On each days spreadsheet, articles which have been highlighted in yellow are those that I particularly enjoyed reading that day.
You will probably find other favorites or not find the highlights as interesting as I did but I would highly suggest starting your browsing with these.
The technique I recommend is to Command-Click on the links to, say, 10 of them at a time, which will cause them to open in 10 new tabs.
Option-Command-RightArrow activates the next tab (to the right of the spreadsheet), corresponding to the first link I clicked on.
Command-W (Close), closes that tab when Im through with the article and activates the next tab with the second article, etc.
Even better, the method I personally prefer is to drag the corresponding text file to a text viewer (such as Tofu, shown at left, or MacGizmo)...
...or select a group of text files and type Command-O (open) to open them all in TextEdit. Command-W will close each TextEdit window when you are done reading the article.
See Suggestions for creating a personal Headlines folder.
The highlighted articles are available as text files in a separate folder called highlights (right).
The highlights folder makes it convenient to view all of the highly recommended articles for the day as text files.
For example, I can Option-Click on the first file (1.txt) to read it using MacGizmo. Using the DownArrow then lets me read all the other articles in the folder.
Highlights Folder and All Folder
In addition to the highlights Folder, the all folder (right) contains all of the text files listed on the spreadsheet for the day (including the highlights), so that, should you wish to read the other articles that I read during the day, you can easily do that too.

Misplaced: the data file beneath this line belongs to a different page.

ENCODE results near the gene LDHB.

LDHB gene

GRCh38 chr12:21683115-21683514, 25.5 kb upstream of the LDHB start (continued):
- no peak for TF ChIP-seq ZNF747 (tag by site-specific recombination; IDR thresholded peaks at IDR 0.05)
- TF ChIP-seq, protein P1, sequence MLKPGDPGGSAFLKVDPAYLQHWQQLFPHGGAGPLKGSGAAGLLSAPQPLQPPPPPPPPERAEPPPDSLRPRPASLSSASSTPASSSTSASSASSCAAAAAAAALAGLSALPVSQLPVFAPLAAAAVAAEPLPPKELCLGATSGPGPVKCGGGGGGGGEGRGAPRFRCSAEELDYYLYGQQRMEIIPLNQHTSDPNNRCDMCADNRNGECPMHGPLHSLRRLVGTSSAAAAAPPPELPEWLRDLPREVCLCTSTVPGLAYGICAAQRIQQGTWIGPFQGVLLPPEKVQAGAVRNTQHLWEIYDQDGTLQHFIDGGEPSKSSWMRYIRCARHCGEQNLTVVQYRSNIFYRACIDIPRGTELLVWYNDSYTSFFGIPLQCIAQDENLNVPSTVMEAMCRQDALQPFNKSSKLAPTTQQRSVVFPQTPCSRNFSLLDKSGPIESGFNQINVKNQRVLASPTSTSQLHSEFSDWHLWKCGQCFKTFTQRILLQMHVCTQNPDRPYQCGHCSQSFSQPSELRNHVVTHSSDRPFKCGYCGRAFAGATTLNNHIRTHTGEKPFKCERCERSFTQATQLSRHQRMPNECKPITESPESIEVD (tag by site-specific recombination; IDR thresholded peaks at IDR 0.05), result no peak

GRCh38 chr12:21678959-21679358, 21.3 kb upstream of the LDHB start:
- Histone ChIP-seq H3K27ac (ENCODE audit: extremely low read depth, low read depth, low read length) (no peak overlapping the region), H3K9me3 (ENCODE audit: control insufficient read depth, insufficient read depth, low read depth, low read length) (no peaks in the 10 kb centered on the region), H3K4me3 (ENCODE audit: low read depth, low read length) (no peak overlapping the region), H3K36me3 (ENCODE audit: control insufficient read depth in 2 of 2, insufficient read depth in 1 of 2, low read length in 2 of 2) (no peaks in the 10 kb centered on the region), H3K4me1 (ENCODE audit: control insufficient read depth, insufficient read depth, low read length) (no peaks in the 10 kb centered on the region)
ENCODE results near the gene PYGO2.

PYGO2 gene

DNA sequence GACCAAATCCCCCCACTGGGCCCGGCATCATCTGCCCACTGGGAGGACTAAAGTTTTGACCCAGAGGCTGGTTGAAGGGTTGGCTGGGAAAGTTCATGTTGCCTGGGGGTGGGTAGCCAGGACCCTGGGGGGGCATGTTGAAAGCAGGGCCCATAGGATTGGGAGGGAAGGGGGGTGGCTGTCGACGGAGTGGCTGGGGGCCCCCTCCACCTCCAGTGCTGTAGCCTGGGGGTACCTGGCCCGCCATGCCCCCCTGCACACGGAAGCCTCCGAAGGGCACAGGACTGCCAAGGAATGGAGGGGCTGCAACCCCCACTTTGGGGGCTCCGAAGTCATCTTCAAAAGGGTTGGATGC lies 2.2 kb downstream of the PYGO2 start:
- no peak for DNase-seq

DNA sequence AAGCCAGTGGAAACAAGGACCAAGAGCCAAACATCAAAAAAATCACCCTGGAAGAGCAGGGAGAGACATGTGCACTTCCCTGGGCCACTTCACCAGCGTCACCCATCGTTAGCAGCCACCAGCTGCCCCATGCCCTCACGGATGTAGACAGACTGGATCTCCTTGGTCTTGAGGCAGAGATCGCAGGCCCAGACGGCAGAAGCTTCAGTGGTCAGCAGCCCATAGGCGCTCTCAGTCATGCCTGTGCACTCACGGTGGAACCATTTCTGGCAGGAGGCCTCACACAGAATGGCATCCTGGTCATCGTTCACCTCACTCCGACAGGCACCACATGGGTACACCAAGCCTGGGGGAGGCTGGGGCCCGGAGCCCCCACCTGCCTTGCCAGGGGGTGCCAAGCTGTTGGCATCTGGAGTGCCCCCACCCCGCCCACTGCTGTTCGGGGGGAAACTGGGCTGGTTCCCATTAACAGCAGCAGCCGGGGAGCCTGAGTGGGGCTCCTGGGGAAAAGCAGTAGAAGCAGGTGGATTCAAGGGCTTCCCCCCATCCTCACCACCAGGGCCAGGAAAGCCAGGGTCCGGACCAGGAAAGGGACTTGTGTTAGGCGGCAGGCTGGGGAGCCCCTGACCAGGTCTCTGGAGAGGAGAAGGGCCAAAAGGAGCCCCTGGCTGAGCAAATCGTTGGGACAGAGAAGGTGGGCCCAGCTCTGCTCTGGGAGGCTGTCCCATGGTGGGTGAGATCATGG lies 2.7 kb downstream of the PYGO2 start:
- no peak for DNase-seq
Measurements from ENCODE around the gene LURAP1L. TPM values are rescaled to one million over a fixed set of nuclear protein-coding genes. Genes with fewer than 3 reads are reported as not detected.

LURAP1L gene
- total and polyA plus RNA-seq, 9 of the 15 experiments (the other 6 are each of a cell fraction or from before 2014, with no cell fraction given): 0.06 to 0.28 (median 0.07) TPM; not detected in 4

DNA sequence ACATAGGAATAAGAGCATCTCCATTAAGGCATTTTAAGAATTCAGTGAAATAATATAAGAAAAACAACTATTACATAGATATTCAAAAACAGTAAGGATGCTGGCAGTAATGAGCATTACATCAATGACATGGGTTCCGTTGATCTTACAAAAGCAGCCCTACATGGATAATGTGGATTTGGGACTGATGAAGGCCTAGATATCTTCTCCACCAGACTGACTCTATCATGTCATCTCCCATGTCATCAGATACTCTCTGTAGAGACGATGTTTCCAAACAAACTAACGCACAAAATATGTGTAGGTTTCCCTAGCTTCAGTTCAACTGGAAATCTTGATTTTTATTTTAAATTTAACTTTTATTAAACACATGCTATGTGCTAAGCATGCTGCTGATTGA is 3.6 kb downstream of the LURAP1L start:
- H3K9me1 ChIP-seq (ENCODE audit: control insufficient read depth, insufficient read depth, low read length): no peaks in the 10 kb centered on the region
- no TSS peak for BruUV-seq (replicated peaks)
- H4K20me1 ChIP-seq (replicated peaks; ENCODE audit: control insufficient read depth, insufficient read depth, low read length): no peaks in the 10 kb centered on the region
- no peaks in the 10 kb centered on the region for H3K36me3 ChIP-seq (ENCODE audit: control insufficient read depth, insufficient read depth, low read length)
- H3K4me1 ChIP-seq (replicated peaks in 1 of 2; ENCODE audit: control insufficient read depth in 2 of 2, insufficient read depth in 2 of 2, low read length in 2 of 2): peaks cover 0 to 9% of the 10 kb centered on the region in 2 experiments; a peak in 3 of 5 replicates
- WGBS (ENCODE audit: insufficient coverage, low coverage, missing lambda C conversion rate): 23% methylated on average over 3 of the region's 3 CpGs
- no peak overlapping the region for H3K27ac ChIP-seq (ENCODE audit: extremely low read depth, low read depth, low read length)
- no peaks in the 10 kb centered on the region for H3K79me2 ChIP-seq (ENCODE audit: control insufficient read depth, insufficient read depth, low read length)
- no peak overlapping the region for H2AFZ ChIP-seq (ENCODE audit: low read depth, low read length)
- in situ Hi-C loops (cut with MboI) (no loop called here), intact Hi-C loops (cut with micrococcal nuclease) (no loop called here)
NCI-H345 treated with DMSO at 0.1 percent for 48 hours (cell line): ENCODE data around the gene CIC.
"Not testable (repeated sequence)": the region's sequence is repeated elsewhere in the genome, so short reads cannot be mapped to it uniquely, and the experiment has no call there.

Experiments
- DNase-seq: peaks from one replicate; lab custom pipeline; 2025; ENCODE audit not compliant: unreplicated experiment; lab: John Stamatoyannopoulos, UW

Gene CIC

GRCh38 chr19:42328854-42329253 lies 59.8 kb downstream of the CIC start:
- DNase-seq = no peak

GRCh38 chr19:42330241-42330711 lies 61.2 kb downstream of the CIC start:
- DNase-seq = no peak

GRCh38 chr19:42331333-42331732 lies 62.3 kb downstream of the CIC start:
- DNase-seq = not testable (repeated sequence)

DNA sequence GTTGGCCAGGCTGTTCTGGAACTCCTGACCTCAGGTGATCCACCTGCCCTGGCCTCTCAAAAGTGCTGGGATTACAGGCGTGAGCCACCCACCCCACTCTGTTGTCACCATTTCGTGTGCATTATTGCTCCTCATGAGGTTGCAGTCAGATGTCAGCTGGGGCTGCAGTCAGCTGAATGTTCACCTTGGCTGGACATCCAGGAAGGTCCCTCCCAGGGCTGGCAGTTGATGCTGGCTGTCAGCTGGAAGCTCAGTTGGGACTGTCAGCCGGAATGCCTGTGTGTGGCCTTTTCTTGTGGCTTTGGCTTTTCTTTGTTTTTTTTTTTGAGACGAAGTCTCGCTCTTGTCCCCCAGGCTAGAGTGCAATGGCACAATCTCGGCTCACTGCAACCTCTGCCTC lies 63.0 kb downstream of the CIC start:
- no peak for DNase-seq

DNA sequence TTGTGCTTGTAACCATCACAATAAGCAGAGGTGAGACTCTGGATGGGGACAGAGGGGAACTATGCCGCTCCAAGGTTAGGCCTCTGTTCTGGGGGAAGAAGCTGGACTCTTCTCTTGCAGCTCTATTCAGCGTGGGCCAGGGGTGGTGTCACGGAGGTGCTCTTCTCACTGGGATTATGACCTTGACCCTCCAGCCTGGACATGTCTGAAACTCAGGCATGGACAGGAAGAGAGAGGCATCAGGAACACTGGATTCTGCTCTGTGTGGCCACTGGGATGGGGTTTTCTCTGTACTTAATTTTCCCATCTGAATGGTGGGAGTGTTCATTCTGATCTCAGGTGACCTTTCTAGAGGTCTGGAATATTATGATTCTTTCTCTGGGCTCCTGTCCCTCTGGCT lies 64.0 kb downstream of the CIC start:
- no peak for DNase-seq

Situations in which you may find the inclusion of these additional files useful include:
(1) One of the highlighted articles may be of particular interest to you. By using the spreadsheet and your browsers Find in This Page function, you can use relevant keywords to find other related articles. (I usually dont highlight more than one version of a story.) Note the file number (in the File column), switch to the all folder and type the number; this will immediately highlight the file.
(2) You may find it interesting, as I do, to study how stories are edited for publication. By comparing several versions of a story, you will see how reporting varies (or not) from site to site, country to country.
(3) Scanning through the titles on the spreadsheet, you may find a story, which I have not included in the highlights, to be of even more interest to you. Obviously, the articles I choose to highlight reflect only my own interests.
(4) If you choose to archive all of the text files to your personal reference archive, i.e., if you simply drag the main folder for the day (5-24txt, in this case, which includes the all and highlights folders) to your hard disk, then a desktop search in the future will find any articles relevant to your search, even though you may not have previously read anything other than the highlighted articles.
A topic may become of interest in the future that is not of particular interest now and you may find it handy then to have relevant articles readily available in your archive.